Embracing the new norms forced upon educators

Covid-19 has been with us for nearly two years, and I have come to terms with that. I have embraced the new norms in order to do what is best for my students and school.

I no longer see the pandemic as purely doom and gloom. I focus on the positives of online learning and the wonders of technology that has brought my school closer to our students and their parents.

Of course, there are many downsides. But there have also been areas where we have grown, and thrived, despite the pandemic.

Things that we once took for granted, now seem precious, and fills us with a sense of longing.

At our school, the children have a culture of hugging the teachers and being expressive. We pride ourselves on that family atmosphere.

But due to Covid-19, we cannot do that anymore. Hence, one of our biggest fears, was losing touch with our students.

But amazingly, that did not happen because we found other ways of communicating and bonding – not only with our students, but also with their parents.

Technology is a gift. Schools can conduct online classes. That was something we probably never thought we would enjoy.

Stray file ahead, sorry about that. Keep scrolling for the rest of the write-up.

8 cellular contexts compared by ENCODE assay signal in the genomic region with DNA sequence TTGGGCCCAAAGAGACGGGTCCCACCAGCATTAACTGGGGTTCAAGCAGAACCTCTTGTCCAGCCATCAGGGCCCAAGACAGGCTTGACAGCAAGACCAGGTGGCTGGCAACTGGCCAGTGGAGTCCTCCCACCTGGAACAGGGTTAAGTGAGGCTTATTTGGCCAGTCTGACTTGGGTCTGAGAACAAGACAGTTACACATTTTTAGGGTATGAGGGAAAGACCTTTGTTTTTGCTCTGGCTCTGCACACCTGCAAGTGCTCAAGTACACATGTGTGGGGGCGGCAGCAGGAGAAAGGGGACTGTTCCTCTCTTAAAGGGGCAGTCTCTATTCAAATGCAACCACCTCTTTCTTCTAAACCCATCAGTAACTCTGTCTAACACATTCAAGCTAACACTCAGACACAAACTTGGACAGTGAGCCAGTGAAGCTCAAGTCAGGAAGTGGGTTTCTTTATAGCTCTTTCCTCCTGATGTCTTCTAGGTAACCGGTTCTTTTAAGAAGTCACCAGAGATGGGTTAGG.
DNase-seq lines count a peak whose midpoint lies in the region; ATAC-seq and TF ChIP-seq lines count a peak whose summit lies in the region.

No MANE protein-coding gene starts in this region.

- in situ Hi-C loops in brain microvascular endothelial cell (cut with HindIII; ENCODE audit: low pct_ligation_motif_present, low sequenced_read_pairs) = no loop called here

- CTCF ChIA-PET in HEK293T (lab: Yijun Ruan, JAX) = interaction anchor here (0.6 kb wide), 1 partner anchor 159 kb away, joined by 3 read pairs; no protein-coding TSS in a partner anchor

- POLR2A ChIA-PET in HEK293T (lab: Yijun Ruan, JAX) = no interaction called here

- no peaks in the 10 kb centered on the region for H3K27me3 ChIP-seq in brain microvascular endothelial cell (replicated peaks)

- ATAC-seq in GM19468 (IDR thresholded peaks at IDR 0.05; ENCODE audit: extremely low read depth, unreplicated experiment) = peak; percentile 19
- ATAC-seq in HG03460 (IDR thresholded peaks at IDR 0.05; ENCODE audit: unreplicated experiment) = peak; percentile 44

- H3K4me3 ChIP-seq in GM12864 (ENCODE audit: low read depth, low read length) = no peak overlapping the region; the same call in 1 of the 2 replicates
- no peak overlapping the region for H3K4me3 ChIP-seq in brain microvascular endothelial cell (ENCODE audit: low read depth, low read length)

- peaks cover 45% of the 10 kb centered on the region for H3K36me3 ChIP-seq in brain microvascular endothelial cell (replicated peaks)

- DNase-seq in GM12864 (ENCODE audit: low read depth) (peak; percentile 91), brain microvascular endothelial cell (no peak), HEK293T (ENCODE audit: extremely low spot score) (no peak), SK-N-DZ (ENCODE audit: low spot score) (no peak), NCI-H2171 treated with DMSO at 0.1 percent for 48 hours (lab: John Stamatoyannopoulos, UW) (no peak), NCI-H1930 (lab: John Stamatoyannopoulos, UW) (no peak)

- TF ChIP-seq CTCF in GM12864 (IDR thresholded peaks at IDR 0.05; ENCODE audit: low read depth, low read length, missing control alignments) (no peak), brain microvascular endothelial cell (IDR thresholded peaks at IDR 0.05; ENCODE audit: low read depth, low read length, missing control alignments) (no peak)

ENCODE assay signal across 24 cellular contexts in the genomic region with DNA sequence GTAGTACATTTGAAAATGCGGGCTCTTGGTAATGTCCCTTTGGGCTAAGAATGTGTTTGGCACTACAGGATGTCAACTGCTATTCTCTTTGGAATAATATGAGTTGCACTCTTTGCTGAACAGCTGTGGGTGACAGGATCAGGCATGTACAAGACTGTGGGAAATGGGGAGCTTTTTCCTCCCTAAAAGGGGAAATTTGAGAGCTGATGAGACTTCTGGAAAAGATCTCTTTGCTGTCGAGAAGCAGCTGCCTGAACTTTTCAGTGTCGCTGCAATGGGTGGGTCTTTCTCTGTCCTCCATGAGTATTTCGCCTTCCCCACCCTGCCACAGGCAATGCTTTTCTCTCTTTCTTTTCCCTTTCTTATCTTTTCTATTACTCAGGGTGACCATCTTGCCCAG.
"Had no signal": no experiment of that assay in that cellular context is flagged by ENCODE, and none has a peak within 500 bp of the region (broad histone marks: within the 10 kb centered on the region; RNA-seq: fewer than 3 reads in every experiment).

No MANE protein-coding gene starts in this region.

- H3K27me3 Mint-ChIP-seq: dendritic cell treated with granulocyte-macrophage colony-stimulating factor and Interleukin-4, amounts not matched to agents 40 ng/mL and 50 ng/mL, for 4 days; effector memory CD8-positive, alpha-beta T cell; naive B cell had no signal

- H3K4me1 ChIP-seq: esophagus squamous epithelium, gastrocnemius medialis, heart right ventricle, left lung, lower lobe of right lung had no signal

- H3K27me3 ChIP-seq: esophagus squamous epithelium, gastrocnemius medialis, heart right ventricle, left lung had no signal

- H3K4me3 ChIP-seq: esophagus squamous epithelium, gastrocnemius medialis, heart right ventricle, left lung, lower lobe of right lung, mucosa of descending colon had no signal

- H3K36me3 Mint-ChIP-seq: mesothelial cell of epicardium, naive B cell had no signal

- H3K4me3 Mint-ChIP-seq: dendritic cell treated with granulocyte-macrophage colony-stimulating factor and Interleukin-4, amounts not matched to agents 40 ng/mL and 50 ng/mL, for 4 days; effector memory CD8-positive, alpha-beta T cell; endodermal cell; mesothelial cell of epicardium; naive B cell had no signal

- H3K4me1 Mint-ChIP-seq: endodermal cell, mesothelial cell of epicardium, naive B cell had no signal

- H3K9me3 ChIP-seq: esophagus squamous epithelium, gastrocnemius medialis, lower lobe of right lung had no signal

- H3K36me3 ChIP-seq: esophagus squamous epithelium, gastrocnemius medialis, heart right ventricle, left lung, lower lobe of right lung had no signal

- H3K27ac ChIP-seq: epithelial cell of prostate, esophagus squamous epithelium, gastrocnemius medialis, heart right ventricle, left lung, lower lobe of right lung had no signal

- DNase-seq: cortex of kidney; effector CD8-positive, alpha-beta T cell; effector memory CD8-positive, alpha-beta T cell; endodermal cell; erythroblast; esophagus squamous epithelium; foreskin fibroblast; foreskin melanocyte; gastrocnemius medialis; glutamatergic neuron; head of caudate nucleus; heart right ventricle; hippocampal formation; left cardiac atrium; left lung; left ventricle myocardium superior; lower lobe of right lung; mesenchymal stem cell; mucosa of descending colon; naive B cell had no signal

Of course, nothing beats a physical classroom interaction where you are face-to-face with your students. But online learning means, as educators, we are still there for our students.

With instant messaging services, teachers stay in constant touch with the students, and sometimes, their parents. That is especially important for those sitting for major examinations.

Opening the channels of communication makes it easier for students who are stuck at home, but have questions about their schoolwork or assignments.

Of course, that does not mean that teachers are on call round the clock. Everyone’s time needs to be respected.

Earlier, I mentioned that we have bonded even more with the students and parents. That was a direct result of the pandemic.

Global Oak Tree Scholars (GOTS) International School had its month-long mid-term break in June.

We knew that most parents would be working from home. They had to handle being there for one whole month with nowhere to go and nothing to do.

As such, we organised several contests and workshops for the students and parents for the entire month.

We had previously done so on a smaller scale, but due to Covid-19, we knew we had to do something different this year.

I am proud to say that it was a huge success. Not only did we keep the children busy, but we also had the parents involved in recording them and joining in the fun.

As the winners were based on public voting, other family members and their friends got involved, too.

So, even though the students were on holiday, we still had plenty of interaction.

To my fellow educators, hang in there. We can still make a difference in children’s lives.

We may not like what Covid-19 has done, but we can overcome anything by being positive.

This is the personal opinion of the writer and does not necessarily represent the views of Twentytwo13.

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